I hope Smallville doesn't get too mired in the whole romance/sex subplots on their way to turning Clark Kent into Superman. I know there are more than few fans who watch the show especially for its romantic (and shirtless) elements and frankly, I like seeing Lois in a tight dress too, but this is a show about Superman. Say it with me: "Superman". When he's called the "Man of Steel", that's not an invitation to look at Clark's crotch. Up, up, and away.

Thursday, November 4, 2010

The Dark Dreams of the Sandman

I've been spending some time reading a series of graphic novels that collectively are called Sandman Mystery Theatre. This is a darker, detective noir version of the original DC Comics Sandman who is generally associated with the Justice Society of America. The original "theatre" series ran for 70 issues between 1993 and 1999 and targets an adult audience (due to themes such as extreme violence and sexual sequences among others). I wasn't aware of the series during the original run but am consumed with it now.

First off, I'm kind of a sucker both for the genre and for the period (1930s). OK, America just coming out of the depression and about to go into World War II was no bed of roses, but there is a certain romance, at least in the fictionalized version of the period, that is very attractive. If you don't believe me, go watch Raiders of the Lost Ark (1981) again.

Wesley Dodds (the Sandman's alter ego) has been reshaped into a more reclusive, slightly portly image of the original hero. While he still wears a World War I vintage gas mask, he traded in his costume for a trench coat and more resembles the H.G. Wells version of The Invisible Man (film 1933). While Dodds is friendly, if a bit odd, the Sandman is down right mysterious and a little scary.

His relationship with Dian Belmont, daughter of the New York City District Attorney is (according to Wikipedia, anyway) reminiscent of the relationship between Nick and Nora Charles in The Thin Man films. Actually, I don't find their relationship to have the same sort of bantering humor as Nick and Nora have in the Thin Man movie series. For one thing, Wesley is always plagued by the dreams that drive him to wear the mask and pursue some of the most gruesome murders in the annals of fiction. Also, Dian is at once a flighty socialite and a pissy wench, the latter due to her not quite understanding why Wesley has to be the Sandman.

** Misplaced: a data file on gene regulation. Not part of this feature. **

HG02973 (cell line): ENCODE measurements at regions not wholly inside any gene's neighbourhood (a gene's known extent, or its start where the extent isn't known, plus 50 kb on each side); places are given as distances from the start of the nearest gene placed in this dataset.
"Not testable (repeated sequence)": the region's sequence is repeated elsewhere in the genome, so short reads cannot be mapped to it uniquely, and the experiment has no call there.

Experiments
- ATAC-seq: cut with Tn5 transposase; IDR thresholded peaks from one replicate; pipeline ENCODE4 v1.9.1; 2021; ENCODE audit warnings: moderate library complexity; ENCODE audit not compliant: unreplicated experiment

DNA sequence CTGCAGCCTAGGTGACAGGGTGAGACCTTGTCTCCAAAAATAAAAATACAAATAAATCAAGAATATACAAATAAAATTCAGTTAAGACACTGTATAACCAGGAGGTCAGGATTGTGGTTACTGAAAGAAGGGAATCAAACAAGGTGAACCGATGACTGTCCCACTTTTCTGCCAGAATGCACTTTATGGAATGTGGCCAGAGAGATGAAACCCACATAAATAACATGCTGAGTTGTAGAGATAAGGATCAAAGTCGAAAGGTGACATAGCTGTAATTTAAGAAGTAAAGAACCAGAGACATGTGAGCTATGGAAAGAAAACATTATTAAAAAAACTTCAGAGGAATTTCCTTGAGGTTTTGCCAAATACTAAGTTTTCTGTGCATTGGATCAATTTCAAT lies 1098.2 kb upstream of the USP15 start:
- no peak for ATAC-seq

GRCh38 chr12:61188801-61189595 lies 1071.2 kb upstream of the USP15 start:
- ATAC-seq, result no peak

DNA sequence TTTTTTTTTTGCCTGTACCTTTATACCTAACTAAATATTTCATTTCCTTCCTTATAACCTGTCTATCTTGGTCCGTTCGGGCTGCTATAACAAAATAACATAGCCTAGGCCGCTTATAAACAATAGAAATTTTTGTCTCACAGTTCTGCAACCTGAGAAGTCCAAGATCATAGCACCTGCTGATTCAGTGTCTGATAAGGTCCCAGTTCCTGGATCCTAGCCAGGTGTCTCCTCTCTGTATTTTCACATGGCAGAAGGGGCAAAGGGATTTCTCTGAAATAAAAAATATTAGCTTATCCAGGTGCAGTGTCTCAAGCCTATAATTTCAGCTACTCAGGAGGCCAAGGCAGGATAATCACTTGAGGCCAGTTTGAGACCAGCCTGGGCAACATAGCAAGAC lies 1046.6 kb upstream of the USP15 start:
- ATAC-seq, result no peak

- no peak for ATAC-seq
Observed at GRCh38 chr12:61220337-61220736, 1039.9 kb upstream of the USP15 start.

Reading Sandman Mystery Theatre is definitely a way to pursue your darker side and on that level, I'm thoroughly enjoying this series. Of course, if you tend to be the brooding type anyway, you might find yourself feeling a little too dark. The separation between 1939 and now helps to keep the reader from becoming completely sucked in, but topics such as cannibalism, rape, racism, Nazis and lots and lots of murder can prey on the mind.

On the one hand, I could see this being done as a great mystery/noir/period movie, but on the other hand, done badly, it would end up as just another flop in the vein of The Shadow (1994) and The Phantom (1996).

A more conventional and modernized version of the Sandman was briefly seen in the Smallville Season 9 episode Absolute Justice but it only offered the audience a brief taste of the character (although Hawkman and Dr. Fate were well portrayed). I thought that Absolute Justice was one of the finest Smallville episodes ever aired which, to my way of thinking, indicates that the Sandman and his JSA companions could have a future on television. I'd like the Sandman Mystery Theatre rendition to end up in a TV show or film, but I may have to settle (maybe) for a JSA TV show instead.

In the meantime, I've got a few more "novels" to read in the series and perhaps some evening after putting down the book and turning out the light, I'll have my own "dark dreams".

Friday, October 29, 2010

Halloween Fantasies: The Women

Yesterday I asked if I should include a blog post for women in Halloween costumes. After a resounding silence, I figured, "what the heck". Keep in mind that, unlike the previous blog post that depicted my fantasies about costumes I'd like to wear (if I was built for it), this blog contains my fantasies for costumes I'd like to see women wear (if they have the bodies for it). Consider this blog post definitely not "PC".

Harley Quinn

Harley is my favorite bad girl. I know, Catwoman has a lot more class, but Harley just seems really fun...when she's not trying to kill you. This is a fantasy and, in real life, I'd drop Harley like an angry rattlesnake and start running, but in the safety of my imagination, I think she's really HAWT. Found a pic of a model in costume that I think shows how the Harley costume would appear in real life.

I found something else at the Fan Art Exhibit blog. Apparently, there was an online April Fool's gag that depicted actress Kristen Bell made up as Harley for a supposed appearence in The Dark Knight (2008) . I don't think Bell's Harley looks as fun as the one from the Batman animated series, though. She seems kind of sad. Makes you want to take her under your (Bat) wing, doesn't it?